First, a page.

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Episode 25: “3 Consumer Trends You Can’t Ignore” with Michael Marx, Head of Research Consulting at Visa

What are you giving your customers – features and functionality or ways to meet their life goals and reduce their stress that aligns with what you’re offering? Michael Marx, Head of Research Consulting at Visa, shares how having the most fun job at Visa gives him the opportunity to offer guidance and insights to enterprises for improving solution offerings, customer interactions, and competitive differentiation in this Reimagining Communications episode, “3 Consumer Trends You Can’t Ignore.”

Tapping into the Quality of Life: “What makes my job the most fun job at Visa is that I get our partners to think differently about the issues they face and perhaps give them guidance in areas they might not have thought of before. When you're able to get something of an ‘aha’ moment with a client, that's what makes what I do personally worthwhile. My mission is to get partners to think more broadly about their customers and not just in that narrow lane of the products or services that the particular partner offers. It's really designed to get them to think of their customers not as payment mechanisms or purchasers of hamburgers, but as people you want to help maximize the quality of their life. If you understand the stresses that people have in their lives, the goals they have in their lives, and those kinds of issues, you can be more effective in designing products, communication channels, communication content, marketing approaches to fit what you happen to be offering in the world.”

Three Current Consumer Trends: “We’re seeing three consumer trends in the marketplace; the first being immediacy. Everything is just in time; everything needs to happen fast. The second trend that we're seeing is what I call the ‘visualization life.’ Being that pretty much everybody is a gamer, people are learning through visual cues rather than through text cues. The third trend we're seeing in the marketplace, especially driven by young consumers, is the desire for personalized experiences as young people tend to ask, ‘You know all of this about me because you have a lot of my data. Why are you providing me with generic solutions to my issues, problems, or desires? Why can't you use that information to tailor offerings, promotions, reward offerings, and so forth to me?’”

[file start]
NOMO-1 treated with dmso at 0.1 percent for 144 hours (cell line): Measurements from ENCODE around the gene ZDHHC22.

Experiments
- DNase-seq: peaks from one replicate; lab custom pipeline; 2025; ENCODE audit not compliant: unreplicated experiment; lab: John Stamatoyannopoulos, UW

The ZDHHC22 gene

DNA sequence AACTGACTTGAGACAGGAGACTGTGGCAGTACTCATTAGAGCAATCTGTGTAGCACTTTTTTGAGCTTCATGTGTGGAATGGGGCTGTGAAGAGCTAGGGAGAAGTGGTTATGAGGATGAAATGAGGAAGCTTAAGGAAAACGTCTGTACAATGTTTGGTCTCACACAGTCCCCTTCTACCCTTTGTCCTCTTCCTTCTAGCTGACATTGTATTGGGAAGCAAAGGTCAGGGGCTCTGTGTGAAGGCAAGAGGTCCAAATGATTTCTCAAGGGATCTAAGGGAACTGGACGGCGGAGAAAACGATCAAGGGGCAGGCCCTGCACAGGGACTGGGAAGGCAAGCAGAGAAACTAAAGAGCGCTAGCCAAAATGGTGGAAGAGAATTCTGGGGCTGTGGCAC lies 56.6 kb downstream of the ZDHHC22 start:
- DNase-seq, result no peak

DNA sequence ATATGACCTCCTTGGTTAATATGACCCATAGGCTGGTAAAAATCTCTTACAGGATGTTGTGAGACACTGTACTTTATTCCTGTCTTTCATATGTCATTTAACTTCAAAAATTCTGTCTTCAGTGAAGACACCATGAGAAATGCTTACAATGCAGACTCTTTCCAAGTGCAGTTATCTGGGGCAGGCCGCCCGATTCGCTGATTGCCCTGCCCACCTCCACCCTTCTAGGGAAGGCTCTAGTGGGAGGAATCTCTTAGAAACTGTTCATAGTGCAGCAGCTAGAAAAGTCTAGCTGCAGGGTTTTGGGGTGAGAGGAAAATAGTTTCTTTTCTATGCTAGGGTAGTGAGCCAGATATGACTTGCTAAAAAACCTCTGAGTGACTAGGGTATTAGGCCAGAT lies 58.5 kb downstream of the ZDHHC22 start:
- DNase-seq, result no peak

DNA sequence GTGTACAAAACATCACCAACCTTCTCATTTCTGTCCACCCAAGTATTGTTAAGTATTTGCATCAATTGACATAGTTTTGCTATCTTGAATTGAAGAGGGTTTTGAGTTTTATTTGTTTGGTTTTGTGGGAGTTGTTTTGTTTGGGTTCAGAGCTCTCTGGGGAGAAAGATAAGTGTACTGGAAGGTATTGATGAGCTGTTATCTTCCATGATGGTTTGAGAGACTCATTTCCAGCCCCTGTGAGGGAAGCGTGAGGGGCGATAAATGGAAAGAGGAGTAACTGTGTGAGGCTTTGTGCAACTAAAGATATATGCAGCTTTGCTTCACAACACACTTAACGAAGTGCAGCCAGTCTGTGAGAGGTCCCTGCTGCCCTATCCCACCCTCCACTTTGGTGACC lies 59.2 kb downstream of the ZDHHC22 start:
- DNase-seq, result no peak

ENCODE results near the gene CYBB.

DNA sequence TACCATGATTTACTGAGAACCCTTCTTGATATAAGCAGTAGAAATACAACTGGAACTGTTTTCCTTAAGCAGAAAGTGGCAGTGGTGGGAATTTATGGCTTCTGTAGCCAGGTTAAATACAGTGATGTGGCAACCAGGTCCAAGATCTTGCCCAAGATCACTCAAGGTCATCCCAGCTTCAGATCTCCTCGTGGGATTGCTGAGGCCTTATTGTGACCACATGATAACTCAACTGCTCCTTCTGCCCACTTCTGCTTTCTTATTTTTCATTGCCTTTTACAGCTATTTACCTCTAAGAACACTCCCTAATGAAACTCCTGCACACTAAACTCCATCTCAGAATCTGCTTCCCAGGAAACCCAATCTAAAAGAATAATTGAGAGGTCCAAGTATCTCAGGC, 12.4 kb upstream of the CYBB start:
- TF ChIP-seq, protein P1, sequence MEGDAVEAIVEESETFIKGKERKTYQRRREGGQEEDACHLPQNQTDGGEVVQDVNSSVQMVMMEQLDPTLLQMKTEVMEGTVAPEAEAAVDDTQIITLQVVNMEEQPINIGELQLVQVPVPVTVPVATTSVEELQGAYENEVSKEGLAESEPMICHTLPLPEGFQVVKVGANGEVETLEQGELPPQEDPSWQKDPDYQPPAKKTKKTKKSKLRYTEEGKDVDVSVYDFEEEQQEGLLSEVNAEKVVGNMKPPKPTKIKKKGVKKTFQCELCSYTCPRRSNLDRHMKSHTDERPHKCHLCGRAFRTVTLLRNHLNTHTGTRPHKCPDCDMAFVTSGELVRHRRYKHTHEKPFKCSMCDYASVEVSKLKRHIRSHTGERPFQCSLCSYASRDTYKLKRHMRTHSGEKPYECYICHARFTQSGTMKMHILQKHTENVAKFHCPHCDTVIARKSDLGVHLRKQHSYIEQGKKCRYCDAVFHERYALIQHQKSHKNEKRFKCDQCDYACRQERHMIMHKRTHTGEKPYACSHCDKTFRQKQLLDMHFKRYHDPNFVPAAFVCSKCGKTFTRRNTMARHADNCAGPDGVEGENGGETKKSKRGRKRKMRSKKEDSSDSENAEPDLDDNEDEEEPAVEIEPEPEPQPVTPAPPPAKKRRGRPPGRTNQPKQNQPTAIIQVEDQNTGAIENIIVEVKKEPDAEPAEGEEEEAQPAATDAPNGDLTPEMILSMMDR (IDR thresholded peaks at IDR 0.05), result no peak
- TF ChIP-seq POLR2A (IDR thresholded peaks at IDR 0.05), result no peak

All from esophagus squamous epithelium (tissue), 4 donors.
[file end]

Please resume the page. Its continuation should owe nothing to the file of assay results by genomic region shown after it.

Give to Get: “Young people understand the give-to-get mentality, ‘If I give you all this information about me, I don't mind giving up a little bit of my privacy in order to get something in return.’ Older consumers look at this with a lot more skepticism because they feel this kind of data usage is an imposition into their privacy. Even though it might be to their benefit, they're uncomfortable with the process. In this environment today, it's important to understand there's going to be a lot of customers who really want personalization, but there's a large group of consumers who are skeptical, worried, and, to some degree, creeped out.”

Downside to Being Human: “Financial service institutions tend to be risk-averse, meaning they don't want to be first. They want to be fast followers. We're seeing a bit more aggressiveness in industries, such as hospitality, where more and more of those entities are saying, ‘How do we differentiate ourselves?’ One of the ways they're doing so is through personalization initiatives, making the interaction with their customers more frictionless, faster, and less human in certain ways. They don't want to stand in the check-in line and greet a smiling agent. They just as soon go to a kiosk or even get a digital key before they arrive at a hotel so that they can just walk directly to their room. So, financial services tend to be a little bit farther behind for a number of reasons, but we do see other industries embracing some of these principles and, as a result, increasing loyalty among their customer base…One thing we've seen in financial services where face-to-face interaction is still desired is the account opening process. However, once you get through these initial trust-building stages, then the need to continue to deal with an actual individual diminishes. I think that's what every commercial enterprise has to figure out: where face to face is still the most appropriate and most desired, and those areas where customers prefer a different channel of interaction. To some degree, it’s trial and error.”

To dive into these topics and more, check out our podcast, Reimagining Communications.